The following piece, written by the editorial editors, reflects the majority opinion of the editorial board.
Alright everybody, gather round. So, before we get started, we just want everyone to know that we won't be taking the conventional campus tour today.
That behemoth over there is the Farmer School of Business. Yep, it's pretty majestic. I'm sure there are a lot of people thinking of majoring in business or finance in this group, but we're just going to keep on walking today. The granite tiles, piano and general air of superiority is nice, but there are a couple hidden gems to see that I think will make your experience at Miami worthwhile.
This is Western Campus. You'll notice that the buildings here are a bit different. That's because this was originally the Western College for Women. It was one of the sites where, in June of 1964, activists were trained before heading to Mississippi to help register African American voters.
The college became part of Miami University in 1970 and it's now home to the individualized studies program - you can actually make your own major if you don't find one here that you like.
A lot of students prefer the natural stone facades of the buildings here versus the straight, red brick. When I was a freshman, I lived in McKee Hall and my favorite spot used to be the Western Pond in front of Peabody Hall. It's changed a little bit. They've uprooted some trees and replaced a few benches, but there is still this little gazebo where I spent my days sitting and reading.
There are other places to go when the helter-skelter of maintaining grades, involvement in clubs and relationships with friends and family starts to pile up. There are some people who never figure this out, but Miami has more than 17 miles of hiking trails to take advantage of.
One of my favorite places to go on the weekends is Bachelor Pond. When it gets warm you can just sit and listen to the symphony of frogs croaking, birds chirping and the wind rustling through the trees.
Now we're back on the main campus. The building on the left here is Bonham House. Hundreds of students will walk past this building on the way to pick up mail or head to the Rec Center every day, but almost none of them know what goes on inside or why.
Miami University is named for the Miami Tribe of Oklahoma, which lived here in southwest Ohio before the Battle of Fallen Timbers and the signing of the Treaty of Greenville in 1814. Bonham houses the Myaamia Center, which has been crucial in studying Myaamia language and culture and maintains ties between the university and the tribe.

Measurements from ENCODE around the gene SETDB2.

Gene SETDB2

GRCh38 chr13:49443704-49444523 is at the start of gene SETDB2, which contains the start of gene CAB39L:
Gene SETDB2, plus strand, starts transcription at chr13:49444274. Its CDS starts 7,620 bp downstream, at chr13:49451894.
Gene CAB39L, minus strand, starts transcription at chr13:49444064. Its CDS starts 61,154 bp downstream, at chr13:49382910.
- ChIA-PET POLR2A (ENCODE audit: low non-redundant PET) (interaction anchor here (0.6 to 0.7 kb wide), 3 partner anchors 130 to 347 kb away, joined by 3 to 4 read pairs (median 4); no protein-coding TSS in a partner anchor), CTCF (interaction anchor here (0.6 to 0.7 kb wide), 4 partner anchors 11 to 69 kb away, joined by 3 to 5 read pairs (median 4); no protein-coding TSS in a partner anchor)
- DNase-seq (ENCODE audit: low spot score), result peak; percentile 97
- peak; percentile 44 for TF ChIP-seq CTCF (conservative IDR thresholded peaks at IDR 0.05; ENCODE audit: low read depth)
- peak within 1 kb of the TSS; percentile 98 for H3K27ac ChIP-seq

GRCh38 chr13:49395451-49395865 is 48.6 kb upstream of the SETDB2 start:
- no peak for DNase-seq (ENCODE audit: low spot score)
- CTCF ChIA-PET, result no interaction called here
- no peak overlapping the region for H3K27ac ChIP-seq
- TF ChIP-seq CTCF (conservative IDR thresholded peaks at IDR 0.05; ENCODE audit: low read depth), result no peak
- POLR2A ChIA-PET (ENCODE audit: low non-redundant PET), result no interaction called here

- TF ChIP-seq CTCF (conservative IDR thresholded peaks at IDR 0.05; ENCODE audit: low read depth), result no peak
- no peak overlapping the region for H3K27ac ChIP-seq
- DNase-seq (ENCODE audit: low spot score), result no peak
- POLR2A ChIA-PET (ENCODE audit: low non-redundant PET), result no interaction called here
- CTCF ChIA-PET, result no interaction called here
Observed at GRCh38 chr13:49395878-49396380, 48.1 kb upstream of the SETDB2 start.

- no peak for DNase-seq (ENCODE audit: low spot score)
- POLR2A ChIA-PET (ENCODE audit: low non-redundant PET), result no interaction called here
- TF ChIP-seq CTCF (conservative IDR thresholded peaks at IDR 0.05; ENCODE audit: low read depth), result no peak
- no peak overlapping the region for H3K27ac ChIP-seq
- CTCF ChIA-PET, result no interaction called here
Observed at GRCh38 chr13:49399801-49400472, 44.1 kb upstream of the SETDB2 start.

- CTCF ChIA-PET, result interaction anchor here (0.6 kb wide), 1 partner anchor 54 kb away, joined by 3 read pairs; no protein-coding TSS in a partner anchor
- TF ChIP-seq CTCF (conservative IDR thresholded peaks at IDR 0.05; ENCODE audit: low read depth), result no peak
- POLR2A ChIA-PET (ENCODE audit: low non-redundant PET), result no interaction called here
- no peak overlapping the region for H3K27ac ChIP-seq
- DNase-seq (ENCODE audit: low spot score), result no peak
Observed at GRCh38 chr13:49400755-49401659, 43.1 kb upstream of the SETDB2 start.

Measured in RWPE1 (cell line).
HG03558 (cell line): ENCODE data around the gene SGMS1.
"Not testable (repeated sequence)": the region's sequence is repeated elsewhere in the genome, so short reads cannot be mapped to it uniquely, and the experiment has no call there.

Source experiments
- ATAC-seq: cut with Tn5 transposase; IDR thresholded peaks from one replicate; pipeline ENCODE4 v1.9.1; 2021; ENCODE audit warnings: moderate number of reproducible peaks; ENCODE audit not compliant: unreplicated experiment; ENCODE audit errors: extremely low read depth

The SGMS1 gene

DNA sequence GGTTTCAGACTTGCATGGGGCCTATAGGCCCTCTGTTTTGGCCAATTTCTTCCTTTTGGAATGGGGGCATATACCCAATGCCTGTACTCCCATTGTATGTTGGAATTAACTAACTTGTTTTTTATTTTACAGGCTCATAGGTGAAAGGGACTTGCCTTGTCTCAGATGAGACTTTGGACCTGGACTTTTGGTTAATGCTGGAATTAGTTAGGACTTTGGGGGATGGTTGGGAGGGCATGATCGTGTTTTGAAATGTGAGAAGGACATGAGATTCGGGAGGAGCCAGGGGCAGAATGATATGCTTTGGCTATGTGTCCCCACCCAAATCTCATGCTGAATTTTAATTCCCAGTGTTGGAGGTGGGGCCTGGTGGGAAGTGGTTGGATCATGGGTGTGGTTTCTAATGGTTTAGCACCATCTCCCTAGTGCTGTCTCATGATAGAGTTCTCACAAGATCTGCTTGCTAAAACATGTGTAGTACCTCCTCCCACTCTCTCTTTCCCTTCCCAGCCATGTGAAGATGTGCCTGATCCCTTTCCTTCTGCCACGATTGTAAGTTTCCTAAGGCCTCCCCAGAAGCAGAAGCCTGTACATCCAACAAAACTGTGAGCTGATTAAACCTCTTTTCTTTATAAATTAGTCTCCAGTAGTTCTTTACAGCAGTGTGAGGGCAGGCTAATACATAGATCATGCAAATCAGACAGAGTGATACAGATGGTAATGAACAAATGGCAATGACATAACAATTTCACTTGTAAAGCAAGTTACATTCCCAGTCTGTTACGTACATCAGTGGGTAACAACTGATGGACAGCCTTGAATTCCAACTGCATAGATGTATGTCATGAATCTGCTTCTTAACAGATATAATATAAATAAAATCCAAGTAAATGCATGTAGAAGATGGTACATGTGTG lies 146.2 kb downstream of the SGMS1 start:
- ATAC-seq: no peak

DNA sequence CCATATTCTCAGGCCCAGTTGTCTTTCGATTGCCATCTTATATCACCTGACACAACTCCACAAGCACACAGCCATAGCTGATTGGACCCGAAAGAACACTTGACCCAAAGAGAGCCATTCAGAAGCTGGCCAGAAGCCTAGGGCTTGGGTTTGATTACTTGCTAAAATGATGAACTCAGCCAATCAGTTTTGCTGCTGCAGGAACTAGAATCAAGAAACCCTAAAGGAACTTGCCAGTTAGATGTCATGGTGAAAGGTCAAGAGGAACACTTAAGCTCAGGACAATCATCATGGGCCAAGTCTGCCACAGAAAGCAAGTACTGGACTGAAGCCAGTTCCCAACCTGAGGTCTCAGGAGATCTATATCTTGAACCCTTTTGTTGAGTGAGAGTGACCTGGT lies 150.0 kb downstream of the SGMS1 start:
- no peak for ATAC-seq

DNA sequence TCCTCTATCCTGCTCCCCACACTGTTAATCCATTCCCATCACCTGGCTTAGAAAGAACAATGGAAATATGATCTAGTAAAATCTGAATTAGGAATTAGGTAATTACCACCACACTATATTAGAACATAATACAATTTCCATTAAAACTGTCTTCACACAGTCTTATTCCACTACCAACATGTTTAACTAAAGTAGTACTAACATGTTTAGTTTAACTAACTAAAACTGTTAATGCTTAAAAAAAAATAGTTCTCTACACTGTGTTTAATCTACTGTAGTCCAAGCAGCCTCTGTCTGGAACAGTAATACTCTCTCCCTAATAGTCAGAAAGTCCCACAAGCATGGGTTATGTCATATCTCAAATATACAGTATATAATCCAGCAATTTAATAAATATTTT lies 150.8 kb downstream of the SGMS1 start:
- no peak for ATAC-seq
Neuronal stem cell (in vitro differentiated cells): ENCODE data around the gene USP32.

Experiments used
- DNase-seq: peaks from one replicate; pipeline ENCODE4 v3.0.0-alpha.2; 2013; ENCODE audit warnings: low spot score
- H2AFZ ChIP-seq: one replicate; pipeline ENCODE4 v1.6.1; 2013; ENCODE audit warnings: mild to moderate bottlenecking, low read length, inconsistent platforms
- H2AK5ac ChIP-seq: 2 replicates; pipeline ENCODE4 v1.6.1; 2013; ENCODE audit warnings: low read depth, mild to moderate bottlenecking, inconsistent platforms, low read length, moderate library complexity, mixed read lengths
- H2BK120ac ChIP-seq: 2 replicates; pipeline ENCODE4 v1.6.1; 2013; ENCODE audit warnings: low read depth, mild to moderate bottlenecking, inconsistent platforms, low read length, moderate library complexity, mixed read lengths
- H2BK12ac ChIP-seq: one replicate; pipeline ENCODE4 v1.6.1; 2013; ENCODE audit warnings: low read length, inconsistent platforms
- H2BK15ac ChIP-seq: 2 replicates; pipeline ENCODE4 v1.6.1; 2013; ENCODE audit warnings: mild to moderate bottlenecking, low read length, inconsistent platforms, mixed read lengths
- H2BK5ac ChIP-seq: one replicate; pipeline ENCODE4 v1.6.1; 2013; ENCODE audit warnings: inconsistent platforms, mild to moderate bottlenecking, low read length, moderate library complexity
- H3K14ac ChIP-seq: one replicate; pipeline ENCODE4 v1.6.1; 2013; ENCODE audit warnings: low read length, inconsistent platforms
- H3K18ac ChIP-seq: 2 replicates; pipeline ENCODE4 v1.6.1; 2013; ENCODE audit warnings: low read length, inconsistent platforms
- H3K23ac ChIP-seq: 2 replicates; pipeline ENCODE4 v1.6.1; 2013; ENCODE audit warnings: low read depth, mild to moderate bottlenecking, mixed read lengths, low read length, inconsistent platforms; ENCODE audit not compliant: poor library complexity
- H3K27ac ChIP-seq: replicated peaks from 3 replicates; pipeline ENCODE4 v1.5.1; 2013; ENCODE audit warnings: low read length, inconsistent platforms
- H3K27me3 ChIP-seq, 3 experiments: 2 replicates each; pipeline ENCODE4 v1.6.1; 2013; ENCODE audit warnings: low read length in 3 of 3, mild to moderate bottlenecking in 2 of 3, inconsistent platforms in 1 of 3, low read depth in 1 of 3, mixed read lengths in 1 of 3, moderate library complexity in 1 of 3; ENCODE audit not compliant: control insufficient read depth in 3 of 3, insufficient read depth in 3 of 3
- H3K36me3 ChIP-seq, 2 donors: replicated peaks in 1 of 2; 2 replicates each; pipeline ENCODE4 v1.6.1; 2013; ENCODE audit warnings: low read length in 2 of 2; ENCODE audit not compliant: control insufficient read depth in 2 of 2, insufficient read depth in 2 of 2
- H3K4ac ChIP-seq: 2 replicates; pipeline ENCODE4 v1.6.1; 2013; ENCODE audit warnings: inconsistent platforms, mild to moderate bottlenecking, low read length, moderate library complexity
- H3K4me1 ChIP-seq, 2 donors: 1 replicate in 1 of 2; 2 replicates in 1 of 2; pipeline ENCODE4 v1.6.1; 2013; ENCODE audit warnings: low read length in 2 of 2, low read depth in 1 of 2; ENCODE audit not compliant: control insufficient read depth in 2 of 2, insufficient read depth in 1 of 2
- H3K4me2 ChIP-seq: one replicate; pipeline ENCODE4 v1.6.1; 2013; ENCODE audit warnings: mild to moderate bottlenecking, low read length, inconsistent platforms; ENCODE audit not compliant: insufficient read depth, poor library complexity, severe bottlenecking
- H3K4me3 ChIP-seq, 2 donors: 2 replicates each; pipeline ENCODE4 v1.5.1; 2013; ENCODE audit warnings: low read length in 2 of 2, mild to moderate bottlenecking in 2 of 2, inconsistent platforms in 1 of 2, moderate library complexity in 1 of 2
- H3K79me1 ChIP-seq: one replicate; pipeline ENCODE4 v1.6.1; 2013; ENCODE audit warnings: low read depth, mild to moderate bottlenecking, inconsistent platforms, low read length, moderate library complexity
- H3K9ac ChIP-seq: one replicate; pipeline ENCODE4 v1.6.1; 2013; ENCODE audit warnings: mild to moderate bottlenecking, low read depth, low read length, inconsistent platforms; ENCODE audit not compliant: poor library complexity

Do you all see that radio tower behind Bonham House? That's Williams Hall and it used to be an NPR affiliate. The top floor is still riddled with radio labs and there is even a TV studio on the first floor. Now, I'm a journalism major, so I may be a little biased, but I think it is one of the most unique buildings on campus.
How many sports fans do we have in the group? Ah, just one. Well, I know it seems like you're fighting a losing battle - I'll be the first to say that we aren't exactly known for our stellar sports teams. However, the sports history here is pretty cool.
My grandpa had always referenced Miami as the "Cradle of Coaches," and it is actually the reason why I came here. The first time I visited, I walked down the steps to Yager Stadium and saw the big brick wall with the bronze statues and their glowing faces. Whenever I go to a game I just stop at the top of the stairs and look for a few seconds.
So, while I've never rubbed the head of a turtle on the Sundial and have stepped on the seal more times than I can count, I've had a pretty amazing time here.
It wasn't my intention to redesign the admissions office's pre-packaged, 40-minute tour and replace it with this Miami Student-made tour. I just think it's important to talk about all of the things that are never said, but have been crucial to my time at Miami University.
This tour is made of a collection of editorial board members' favorite places on Miami's campus. It does not reflect the views of an individual.